Like a second-generation Anthony Perkins, Crispin Hellion Glover has made his mark on the big screen portraying, uh, eccentric characters: the gangly goofball George McFly in 'Back to the Future,' Andy Warhol in 'The Doors,' the eerie Thin Man in 'Charlie's Angels' and the creepy, animated creature in last fall's 'Beowulf.'
Turns out, he wasn't acting!
Drawing from his own vivid psyche, the actor-writer-director has conjured up some wickedly weird films of his own.
This weekend Glover hosts showings of his first directorial effort, 2005's 'What Is It?' and his latest, 'It Is Fine. Everything Is Fine!' at the Clinton Street Theater.
All shows start with a slide show and end with a chance to question the eccentric cinematic star for yourself.
- Lee Williams
'It Is Fine. Everything Is Fine!' 7 p.m. Friday and Sunday, Jan. 25 and Jan. 27; 'What Is It?' 7 p.m. Saturday and Monday, Jan. 26 and Jan. 28, Clinton Street Theater, 2522 S.E. Clinton St., 503-238-8899, $18
Chamber Music Northwest presents a three-concert minifestival that celebrates the work of avant-garde composers Elliott Carter and Olivier Messiaen.
The event marks the long-awaited reunion of the quartet Tashi, which will play together for the first time in 30 years, and a series of free lectures.
- Eric Bartels
8 p.m. Friday and Saturday, 3 p.m. Sunday, Jan. 25,-27, Reed College, 3203 S.E. Woodstock Blvd., 503-294-6900, www.cmnw.org, $15-$43
Batty's Hippodrome Victorian Circus
The hippodrome, a unique Southeast Portland space devoted to old-time circus sensibilities, hosts a full roster of musicians, jugglers,
acrobats and magicians culled from Portland and around the world.
Close-up illusionist Reed McClintock fools the senses. Aerialist Kyoko Uchida, who dances through strands
of silk, takes a break from Newfoundland's Wonderbolt Circus for a landing in Portland.
Comedic juggler Dave Clay tosses pins and puns. And the four acrobats known as Kazum toss one another, and themselves, around the walls of the Hippodrome, just for laughs.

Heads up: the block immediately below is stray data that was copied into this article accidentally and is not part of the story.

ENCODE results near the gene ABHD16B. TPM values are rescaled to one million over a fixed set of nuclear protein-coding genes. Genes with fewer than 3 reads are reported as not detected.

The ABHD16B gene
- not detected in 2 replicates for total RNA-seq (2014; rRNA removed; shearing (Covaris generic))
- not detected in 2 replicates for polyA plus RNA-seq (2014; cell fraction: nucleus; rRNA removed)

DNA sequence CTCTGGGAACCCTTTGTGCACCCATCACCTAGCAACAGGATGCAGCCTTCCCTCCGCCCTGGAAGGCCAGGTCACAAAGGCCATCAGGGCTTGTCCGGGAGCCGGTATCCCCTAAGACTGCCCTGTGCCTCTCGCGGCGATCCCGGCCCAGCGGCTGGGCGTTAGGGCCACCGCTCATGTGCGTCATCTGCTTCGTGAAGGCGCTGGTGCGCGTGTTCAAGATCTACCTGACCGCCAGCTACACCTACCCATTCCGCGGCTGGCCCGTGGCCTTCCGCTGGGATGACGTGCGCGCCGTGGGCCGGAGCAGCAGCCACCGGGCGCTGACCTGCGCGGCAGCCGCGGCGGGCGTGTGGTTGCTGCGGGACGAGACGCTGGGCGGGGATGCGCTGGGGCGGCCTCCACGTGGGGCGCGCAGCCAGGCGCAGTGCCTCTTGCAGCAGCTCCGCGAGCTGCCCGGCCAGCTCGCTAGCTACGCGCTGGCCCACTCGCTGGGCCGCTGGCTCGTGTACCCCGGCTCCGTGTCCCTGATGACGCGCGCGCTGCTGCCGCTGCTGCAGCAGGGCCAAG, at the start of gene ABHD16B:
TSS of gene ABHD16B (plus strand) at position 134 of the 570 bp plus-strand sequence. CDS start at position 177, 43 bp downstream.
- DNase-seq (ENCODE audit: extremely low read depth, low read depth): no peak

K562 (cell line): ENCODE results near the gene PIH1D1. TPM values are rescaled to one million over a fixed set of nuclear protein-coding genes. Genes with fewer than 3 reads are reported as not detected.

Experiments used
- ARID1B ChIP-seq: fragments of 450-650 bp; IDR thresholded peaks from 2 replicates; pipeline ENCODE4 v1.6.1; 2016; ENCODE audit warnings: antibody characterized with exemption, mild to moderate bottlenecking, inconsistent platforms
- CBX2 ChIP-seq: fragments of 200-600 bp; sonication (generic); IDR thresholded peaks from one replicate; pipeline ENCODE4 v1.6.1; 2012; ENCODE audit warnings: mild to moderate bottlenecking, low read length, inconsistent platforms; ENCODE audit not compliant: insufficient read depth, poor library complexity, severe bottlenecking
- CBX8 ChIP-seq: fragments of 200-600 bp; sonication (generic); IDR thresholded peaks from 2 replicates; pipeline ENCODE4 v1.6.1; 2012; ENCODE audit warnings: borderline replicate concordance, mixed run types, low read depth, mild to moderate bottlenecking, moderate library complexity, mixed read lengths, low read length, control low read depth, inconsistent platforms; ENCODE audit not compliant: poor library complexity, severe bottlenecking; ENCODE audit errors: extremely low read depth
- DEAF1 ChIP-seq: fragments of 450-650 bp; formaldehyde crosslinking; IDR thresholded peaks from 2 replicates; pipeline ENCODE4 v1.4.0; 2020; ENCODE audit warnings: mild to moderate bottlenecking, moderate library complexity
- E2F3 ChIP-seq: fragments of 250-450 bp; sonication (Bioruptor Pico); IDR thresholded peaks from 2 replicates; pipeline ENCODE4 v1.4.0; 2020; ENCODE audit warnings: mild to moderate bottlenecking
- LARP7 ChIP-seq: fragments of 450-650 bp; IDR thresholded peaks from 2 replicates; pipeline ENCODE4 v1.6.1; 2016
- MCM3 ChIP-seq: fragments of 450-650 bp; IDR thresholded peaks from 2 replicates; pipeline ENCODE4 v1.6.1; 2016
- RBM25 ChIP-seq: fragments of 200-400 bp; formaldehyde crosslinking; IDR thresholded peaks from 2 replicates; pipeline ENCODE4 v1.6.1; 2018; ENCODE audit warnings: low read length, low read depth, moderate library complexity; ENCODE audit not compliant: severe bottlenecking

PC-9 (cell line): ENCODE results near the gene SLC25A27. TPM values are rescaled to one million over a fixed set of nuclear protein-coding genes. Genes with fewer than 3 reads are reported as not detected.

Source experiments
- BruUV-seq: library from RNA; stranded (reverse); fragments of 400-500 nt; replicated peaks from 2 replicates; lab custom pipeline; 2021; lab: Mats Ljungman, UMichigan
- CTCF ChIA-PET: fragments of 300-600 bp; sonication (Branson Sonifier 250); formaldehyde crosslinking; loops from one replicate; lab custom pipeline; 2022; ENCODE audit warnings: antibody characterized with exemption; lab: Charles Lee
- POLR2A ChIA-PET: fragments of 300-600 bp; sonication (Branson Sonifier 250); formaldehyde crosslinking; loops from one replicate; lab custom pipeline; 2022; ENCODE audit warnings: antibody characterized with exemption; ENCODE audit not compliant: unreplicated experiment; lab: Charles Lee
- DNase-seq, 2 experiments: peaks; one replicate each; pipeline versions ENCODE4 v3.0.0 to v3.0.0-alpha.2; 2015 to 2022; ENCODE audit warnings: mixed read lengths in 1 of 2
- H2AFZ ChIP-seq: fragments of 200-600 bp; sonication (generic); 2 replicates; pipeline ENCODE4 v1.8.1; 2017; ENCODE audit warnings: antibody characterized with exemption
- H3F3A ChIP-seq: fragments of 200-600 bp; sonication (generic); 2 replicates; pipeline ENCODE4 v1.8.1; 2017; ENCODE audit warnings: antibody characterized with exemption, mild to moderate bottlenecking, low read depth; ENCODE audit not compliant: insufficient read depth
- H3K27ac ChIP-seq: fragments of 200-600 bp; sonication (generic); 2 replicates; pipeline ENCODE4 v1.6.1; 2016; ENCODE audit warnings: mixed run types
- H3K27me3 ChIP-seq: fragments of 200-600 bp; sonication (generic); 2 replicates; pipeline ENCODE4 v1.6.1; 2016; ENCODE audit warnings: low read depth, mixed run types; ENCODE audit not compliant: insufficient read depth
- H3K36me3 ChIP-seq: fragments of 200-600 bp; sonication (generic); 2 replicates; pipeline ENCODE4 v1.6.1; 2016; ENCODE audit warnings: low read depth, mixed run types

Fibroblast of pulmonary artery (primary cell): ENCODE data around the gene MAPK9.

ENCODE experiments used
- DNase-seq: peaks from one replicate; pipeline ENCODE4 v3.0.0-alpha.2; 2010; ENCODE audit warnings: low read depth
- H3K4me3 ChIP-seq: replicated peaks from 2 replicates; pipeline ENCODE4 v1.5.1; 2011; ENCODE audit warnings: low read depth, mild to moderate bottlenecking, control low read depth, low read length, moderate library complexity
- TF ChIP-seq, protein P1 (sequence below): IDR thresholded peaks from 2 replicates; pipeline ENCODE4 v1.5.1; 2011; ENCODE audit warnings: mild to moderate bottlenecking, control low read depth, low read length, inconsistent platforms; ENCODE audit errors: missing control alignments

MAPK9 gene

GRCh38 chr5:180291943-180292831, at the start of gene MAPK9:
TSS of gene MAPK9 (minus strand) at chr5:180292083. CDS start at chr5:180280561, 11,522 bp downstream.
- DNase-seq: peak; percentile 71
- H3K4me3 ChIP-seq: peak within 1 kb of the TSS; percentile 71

8 p.m. family show, 10:30 p.m. show for grown-ups, Saturday, Jan. 26, Hippodrome Circus Arts Center, 315 S.E. Third Ave., 503-729-1273, www.myspace.com/battyshippodrome, $20, $15 advance, $5 kids
Rose City Rollers opener
Call 'em 'American Gladiators' on wheels. The tough and bruise-hungry women of the Rose City Rollers are hurling themselves into their third season. An interstate grudge match highlights Saturday night's bill as Portland's Heartless Heathers take on Seattle's Rat City Rollergirls.
6 p.m. Saturday, Jan. 26, Expo Center, 2060 N. Marine Drive, 503-736-5200, www.rosecityrollers.com, $16-$22 advance, $18-$26 day of show
Howard Jones may have made his biggest impact in the '80s with synth-driven hits like 'Things Can Only Get Better' and 'What Is Love,' but he's never stopped touring, recording or releasing albums filled with his particular brand of positive pop: He released three albums last year.
Now he's back on the road for an acoustic tour that sees him returning to his roots as a classically trained pianist. While a lot of his peers would be hard-pressed to present their hits in that format, Jones always has emphasized songwriting as well as technology, which should make this show a revelation rather than a nostalgia trip.
- Barbara Mitchell
8 p.m. Sunday, Jan. 27, Aladdin Theater, 3017 S.E. Milwaukie Ave., 503-233-1994, $28, all ages
'The Clean House'
Sarah Ruhl's Pulitzer-nominated romantic comedy, which Variety called a 'mad and moving work,' comes to Artists Repertory Theatre.
Susan Coromel, Amaya Villazan, Marilyn Stacey, Shelly Lipkin and Linda Williams Janke star; Allen Nause directs.
7:30 p.m. Friday and Saturday, 2 p.m. Sunday, 7:30 p.m. Tuesday-Thursday, through March 2, Artists Repertory Theatre, Second Stage, 1516 S.W. Alder St., 503-241-1278, www.artistsrep.org, $20-$47